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“Under Sampled Majority”
We’re almost halfway through the semester (I think) and we’ve been deliberately taking our time. Please DM me if you need any support or feel lost or just want to say hello. I’m here for you and want this asynchronous space to still feel human.
I want to jump back into thinking critically about the fields inside engineering. This goes for everyone, but especially for Computer Science majors — have you considered the ways in which your field has bias? the ways your field has a profound impact on how society is shaped?
I’m not sure if these questions are being raised in your Grove courses (I hope they are! Tell me if they are!) and since we’re considering both rhetoric and composition, these questions must be taken into account.
For this week, I would like you to watch this 13 minute talk by Dr. Joy Buolamwini about facial recognition and the effects when the sample set skews white and male.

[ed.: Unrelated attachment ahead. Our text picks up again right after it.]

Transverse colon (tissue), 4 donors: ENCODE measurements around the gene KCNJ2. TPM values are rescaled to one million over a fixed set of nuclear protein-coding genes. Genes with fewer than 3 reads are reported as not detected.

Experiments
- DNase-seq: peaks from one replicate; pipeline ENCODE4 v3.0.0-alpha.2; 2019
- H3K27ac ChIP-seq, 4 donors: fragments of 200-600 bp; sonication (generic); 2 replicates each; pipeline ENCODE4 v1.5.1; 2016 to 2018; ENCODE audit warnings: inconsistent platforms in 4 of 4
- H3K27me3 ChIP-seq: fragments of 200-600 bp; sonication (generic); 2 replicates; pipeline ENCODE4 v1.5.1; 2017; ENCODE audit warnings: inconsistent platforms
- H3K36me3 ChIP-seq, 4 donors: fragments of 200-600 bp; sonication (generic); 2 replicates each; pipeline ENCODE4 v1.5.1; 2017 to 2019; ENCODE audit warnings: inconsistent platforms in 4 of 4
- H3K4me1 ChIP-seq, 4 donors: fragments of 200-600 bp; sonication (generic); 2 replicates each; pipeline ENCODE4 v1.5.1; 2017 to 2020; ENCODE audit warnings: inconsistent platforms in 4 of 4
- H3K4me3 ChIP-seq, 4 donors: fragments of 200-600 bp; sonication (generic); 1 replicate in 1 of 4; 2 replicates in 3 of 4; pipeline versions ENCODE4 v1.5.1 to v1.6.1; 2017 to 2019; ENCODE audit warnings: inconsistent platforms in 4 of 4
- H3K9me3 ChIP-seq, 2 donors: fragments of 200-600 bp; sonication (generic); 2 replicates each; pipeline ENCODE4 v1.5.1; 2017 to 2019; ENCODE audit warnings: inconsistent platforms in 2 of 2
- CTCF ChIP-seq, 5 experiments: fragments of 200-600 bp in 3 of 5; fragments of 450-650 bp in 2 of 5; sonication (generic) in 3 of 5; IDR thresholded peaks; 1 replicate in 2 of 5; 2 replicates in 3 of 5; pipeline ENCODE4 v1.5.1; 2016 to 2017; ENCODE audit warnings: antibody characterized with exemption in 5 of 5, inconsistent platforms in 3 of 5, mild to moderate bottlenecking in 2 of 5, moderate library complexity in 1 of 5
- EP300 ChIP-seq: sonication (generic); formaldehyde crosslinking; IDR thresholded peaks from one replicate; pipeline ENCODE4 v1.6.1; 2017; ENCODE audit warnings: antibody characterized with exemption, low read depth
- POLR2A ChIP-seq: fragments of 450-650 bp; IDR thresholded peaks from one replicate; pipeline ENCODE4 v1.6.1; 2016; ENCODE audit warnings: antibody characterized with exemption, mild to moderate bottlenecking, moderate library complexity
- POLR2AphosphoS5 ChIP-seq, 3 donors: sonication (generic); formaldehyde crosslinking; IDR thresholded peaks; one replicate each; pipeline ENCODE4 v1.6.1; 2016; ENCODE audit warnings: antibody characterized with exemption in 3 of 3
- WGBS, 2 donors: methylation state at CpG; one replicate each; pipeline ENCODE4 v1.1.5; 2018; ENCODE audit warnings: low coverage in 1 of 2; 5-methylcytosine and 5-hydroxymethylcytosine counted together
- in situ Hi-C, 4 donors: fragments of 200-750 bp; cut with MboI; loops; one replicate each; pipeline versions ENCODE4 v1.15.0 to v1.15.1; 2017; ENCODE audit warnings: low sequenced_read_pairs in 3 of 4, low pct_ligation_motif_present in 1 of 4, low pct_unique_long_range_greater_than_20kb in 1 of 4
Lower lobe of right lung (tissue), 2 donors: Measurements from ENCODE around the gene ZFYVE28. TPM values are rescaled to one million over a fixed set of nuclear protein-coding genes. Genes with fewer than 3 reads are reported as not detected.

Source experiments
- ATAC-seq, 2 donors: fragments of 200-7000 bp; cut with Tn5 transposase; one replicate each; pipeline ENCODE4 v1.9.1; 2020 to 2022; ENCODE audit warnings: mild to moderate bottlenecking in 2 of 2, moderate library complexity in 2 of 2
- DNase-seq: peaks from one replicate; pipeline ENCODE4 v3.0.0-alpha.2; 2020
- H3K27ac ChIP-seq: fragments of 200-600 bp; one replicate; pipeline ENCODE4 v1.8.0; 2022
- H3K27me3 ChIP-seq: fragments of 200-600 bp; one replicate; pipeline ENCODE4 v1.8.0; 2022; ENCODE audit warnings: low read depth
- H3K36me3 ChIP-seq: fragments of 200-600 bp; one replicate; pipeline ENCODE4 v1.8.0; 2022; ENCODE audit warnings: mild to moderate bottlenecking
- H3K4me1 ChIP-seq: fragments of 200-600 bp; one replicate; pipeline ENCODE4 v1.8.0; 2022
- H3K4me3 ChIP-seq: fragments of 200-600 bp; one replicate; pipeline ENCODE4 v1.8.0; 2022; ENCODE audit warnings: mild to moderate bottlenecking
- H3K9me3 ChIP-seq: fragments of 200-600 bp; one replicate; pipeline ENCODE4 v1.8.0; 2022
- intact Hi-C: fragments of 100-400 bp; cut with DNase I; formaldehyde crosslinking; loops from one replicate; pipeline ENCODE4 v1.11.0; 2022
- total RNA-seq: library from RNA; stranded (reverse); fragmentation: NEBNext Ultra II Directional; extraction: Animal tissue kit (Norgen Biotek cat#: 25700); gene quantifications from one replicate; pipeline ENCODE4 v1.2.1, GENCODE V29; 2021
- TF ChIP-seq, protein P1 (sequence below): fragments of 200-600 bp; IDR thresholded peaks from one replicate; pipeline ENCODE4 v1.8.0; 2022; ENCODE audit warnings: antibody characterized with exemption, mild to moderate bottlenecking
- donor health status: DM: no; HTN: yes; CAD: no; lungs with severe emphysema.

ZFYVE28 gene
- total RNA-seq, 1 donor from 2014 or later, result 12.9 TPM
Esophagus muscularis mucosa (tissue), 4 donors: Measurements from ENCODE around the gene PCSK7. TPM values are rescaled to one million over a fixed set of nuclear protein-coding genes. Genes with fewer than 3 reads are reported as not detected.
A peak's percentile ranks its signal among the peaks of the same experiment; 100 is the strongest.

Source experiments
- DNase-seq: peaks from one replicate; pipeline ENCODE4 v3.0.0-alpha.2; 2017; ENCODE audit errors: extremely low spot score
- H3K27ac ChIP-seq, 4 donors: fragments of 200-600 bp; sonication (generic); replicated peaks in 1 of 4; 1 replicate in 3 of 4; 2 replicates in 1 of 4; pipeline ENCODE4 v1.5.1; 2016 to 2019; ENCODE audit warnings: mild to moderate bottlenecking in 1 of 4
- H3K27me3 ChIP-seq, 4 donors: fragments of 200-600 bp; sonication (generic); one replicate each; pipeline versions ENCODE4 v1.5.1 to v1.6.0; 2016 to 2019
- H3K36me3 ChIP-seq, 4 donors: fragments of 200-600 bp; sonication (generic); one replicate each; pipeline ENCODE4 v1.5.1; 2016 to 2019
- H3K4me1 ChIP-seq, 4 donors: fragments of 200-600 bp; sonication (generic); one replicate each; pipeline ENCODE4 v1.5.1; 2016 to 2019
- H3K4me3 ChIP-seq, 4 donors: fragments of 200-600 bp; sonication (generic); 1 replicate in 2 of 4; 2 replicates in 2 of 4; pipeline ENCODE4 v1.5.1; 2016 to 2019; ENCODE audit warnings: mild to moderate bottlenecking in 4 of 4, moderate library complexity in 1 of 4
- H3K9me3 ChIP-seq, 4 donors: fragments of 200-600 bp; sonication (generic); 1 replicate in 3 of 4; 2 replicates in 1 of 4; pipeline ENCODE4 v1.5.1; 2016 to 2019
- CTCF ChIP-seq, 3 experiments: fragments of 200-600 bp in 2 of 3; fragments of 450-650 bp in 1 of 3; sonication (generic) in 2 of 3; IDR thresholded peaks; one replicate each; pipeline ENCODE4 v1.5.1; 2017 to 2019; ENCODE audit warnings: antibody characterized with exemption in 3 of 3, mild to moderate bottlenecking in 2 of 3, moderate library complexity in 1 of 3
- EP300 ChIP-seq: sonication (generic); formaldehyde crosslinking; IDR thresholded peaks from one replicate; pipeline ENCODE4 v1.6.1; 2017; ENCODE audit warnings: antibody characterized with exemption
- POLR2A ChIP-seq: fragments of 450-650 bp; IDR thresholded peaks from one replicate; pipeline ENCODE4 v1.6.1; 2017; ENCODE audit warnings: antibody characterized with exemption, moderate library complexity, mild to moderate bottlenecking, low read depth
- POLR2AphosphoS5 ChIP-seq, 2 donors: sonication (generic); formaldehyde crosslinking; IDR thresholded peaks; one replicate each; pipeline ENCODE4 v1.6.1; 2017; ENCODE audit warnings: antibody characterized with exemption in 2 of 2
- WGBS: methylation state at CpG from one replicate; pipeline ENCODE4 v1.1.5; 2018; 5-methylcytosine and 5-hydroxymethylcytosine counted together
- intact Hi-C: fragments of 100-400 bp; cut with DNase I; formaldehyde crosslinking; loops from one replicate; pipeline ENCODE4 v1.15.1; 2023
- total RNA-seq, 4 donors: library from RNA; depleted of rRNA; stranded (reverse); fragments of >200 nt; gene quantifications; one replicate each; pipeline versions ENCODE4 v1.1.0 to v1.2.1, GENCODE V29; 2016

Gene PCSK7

For the module comment, I would like you to consider the following:
Take note of 2-3 rhetorical issues Dr. Buolamwini raises that speak to you. For me, it was her reframing of the “under-sampled majority” as a way to think about who is represented in most technological spaces and who is erased. So often we say “minority” when speaking about the people of the global majority who are not white and that set standard creates an intentional bias which has real implications (think policing, thinking community funding, think incarceration rates)
Have you ever considered algorithmic bias when using your devices?
What are some ways we can shift the dominant data set?
If you have an experience of algorithmic bias that you want to share, I welcome it in this space but it is not required. Or if you want to add your experience to Dr. Buolamwini, I think that would be fantastic.
Thanks everyone for staying engaged and enjoy the rest of your week!